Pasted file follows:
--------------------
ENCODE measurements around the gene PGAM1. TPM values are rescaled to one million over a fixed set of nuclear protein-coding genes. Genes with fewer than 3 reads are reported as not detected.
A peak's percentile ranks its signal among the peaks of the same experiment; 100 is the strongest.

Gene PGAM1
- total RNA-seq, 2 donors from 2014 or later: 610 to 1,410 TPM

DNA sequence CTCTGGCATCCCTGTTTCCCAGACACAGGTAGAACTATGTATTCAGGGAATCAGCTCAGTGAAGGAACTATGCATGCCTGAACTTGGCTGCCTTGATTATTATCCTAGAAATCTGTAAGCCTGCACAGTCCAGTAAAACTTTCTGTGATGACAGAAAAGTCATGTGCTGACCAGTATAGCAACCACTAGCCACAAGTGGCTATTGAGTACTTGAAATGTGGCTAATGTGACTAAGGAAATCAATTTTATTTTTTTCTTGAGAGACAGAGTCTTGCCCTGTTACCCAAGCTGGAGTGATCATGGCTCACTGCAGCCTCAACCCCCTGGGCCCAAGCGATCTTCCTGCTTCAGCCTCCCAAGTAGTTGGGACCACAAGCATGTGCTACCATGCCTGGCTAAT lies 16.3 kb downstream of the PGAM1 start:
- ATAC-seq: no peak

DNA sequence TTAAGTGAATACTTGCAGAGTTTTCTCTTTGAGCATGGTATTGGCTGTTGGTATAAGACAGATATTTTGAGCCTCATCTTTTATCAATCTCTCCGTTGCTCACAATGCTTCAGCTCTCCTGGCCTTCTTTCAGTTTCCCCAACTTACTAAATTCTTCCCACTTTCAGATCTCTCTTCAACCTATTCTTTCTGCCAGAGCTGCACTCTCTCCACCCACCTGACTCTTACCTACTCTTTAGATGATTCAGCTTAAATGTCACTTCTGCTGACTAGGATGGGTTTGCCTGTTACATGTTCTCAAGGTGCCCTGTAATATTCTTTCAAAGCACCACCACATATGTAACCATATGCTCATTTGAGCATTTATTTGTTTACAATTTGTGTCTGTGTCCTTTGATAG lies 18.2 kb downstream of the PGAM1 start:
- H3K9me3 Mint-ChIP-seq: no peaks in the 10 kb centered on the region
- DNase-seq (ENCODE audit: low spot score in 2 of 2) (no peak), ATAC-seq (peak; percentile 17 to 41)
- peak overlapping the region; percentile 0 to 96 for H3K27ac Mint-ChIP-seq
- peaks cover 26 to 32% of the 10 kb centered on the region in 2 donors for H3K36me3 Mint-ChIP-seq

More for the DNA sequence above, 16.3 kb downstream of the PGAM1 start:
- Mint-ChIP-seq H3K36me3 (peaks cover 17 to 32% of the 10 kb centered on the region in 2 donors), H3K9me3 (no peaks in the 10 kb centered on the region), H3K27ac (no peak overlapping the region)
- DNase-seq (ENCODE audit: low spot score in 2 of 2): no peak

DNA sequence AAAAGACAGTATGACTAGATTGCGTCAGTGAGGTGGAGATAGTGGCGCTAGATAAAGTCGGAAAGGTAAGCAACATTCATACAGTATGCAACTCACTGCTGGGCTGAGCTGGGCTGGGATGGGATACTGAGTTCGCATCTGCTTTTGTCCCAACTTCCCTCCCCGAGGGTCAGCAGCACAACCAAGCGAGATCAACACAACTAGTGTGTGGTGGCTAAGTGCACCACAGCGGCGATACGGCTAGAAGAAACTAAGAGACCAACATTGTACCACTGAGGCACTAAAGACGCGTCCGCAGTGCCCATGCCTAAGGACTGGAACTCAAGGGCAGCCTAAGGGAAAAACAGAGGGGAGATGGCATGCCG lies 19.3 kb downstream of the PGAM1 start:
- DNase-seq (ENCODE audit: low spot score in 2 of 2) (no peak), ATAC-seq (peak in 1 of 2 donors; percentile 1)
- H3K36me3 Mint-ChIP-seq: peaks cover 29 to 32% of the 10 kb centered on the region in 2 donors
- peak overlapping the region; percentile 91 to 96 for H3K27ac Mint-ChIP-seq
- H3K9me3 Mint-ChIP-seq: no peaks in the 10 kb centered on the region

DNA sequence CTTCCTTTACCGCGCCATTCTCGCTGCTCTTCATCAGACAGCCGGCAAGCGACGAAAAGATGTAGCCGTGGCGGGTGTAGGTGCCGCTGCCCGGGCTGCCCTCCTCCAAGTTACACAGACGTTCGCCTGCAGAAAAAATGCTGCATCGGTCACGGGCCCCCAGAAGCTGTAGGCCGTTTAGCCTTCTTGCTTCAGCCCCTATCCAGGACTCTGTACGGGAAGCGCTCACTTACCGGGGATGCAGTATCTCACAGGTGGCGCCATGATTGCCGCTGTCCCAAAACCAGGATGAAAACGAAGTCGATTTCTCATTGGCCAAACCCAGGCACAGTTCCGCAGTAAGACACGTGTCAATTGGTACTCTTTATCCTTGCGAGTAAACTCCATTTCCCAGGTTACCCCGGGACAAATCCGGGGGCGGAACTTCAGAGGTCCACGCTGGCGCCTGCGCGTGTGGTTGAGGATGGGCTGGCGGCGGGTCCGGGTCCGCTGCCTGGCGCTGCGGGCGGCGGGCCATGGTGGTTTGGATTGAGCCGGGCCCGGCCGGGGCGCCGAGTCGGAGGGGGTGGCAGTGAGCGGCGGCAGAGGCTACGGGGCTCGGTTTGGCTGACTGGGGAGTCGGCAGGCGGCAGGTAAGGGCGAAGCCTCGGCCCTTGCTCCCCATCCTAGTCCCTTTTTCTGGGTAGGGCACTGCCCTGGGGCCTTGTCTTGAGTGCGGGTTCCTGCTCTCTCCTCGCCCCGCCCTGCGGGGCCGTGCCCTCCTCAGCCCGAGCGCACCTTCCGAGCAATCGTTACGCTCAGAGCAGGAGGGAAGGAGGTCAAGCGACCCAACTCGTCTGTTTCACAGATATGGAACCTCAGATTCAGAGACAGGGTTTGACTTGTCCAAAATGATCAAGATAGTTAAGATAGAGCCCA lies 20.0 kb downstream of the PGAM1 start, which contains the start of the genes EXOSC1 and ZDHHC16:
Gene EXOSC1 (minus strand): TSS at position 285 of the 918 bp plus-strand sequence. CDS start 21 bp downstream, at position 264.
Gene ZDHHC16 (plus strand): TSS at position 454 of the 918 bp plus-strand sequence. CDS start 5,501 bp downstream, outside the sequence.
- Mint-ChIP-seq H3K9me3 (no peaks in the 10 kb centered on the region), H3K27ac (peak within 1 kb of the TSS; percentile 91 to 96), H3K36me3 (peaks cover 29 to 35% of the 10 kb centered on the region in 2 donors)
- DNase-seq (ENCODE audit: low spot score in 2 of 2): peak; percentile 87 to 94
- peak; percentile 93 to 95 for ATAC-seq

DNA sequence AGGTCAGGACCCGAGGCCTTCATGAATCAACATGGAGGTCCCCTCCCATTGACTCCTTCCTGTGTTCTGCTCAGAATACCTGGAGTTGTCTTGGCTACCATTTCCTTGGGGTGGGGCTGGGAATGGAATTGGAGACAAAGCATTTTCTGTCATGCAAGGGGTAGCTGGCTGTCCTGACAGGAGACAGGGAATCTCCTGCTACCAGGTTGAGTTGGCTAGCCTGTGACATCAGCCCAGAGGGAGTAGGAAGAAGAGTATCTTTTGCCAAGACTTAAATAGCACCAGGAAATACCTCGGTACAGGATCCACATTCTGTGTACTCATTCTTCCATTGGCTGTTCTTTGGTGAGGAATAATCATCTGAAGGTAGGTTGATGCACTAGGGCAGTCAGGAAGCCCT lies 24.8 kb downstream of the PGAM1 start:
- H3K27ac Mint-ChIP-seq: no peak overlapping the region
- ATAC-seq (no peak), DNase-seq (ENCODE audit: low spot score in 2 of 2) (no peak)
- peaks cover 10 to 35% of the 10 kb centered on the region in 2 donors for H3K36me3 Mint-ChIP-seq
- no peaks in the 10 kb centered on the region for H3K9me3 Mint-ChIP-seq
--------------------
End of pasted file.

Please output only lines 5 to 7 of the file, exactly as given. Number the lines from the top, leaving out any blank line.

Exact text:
DNA sequence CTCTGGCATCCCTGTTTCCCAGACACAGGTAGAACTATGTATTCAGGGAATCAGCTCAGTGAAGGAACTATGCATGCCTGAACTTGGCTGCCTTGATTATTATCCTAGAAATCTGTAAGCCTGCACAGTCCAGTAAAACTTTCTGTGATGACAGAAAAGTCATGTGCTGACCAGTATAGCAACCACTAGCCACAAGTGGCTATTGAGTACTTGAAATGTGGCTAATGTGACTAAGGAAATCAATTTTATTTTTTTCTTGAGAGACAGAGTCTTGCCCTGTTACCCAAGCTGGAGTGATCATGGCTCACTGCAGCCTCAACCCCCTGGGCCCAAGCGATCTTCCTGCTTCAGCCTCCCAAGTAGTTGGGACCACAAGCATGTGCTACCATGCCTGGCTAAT lies 16.3 kb downstream of the PGAM1 start:
- ATAC-seq: no peak

DNA sequence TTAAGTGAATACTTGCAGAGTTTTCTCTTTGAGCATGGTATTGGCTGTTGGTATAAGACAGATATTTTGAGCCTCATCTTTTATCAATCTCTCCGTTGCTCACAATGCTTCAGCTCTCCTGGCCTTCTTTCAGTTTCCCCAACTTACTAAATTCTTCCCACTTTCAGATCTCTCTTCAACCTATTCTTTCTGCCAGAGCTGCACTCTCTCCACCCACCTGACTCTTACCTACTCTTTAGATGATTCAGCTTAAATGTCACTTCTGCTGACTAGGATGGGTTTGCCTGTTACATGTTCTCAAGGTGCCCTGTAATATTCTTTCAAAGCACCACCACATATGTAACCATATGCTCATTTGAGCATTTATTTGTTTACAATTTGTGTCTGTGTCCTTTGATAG lies 18.2 kb downstream of the PGAM1 start: